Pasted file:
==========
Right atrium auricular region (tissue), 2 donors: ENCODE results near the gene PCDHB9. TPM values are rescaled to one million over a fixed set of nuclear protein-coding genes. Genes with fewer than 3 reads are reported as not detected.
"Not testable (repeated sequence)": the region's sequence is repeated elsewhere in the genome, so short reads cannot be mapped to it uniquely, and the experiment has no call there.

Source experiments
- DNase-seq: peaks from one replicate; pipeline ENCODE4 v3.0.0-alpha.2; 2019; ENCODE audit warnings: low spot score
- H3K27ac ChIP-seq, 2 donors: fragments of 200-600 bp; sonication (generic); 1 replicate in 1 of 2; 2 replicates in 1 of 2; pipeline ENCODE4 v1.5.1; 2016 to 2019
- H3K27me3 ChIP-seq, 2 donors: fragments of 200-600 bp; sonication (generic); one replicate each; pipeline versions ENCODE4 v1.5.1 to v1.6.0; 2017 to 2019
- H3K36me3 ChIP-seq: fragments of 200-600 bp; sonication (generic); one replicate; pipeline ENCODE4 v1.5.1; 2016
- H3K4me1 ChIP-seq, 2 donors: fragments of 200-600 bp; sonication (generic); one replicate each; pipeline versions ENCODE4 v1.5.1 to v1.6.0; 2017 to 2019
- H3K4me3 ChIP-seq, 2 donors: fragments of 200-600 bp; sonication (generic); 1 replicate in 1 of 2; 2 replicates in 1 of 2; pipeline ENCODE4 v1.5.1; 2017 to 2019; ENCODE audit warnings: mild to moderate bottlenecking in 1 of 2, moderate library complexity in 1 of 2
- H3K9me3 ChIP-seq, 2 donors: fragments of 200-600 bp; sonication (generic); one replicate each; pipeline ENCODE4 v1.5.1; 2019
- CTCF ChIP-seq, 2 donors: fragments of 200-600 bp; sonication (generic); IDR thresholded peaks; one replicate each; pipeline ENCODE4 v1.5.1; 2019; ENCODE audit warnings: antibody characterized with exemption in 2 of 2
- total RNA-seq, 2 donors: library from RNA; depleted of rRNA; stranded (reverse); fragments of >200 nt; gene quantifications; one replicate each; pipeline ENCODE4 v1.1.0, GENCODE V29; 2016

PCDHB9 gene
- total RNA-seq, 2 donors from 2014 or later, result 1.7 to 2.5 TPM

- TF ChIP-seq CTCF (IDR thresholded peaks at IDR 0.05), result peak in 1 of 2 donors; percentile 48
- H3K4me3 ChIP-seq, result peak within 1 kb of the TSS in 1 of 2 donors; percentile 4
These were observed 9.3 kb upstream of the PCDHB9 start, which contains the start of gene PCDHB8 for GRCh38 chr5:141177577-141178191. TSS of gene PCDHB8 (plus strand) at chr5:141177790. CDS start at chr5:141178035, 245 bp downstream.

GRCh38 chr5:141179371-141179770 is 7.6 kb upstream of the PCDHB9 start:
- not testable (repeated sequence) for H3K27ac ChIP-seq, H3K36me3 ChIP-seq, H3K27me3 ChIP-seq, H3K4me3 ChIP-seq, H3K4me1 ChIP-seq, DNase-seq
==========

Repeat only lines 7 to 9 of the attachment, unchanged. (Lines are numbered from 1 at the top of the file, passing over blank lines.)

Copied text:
- H3K36me3 ChIP-seq: fragments of 200-600 bp; sonication (generic); one replicate; pipeline ENCODE4 v1.5.1; 2016
- H3K4me1 ChIP-seq, 2 donors: fragments of 200-600 bp; sonication (generic); one replicate each; pipeline versions ENCODE4 v1.5.1 to v1.6.0; 2017 to 2019
- H3K4me3 ChIP-seq, 2 donors: fragments of 200-600 bp; sonication (generic); 1 replicate in 1 of 2; 2 replicates in 1 of 2; pipeline ENCODE4 v1.5.1; 2017 to 2019; ENCODE audit warnings: mild to moderate bottlenecking in 1 of 2, moderate library complexity in 1 of 2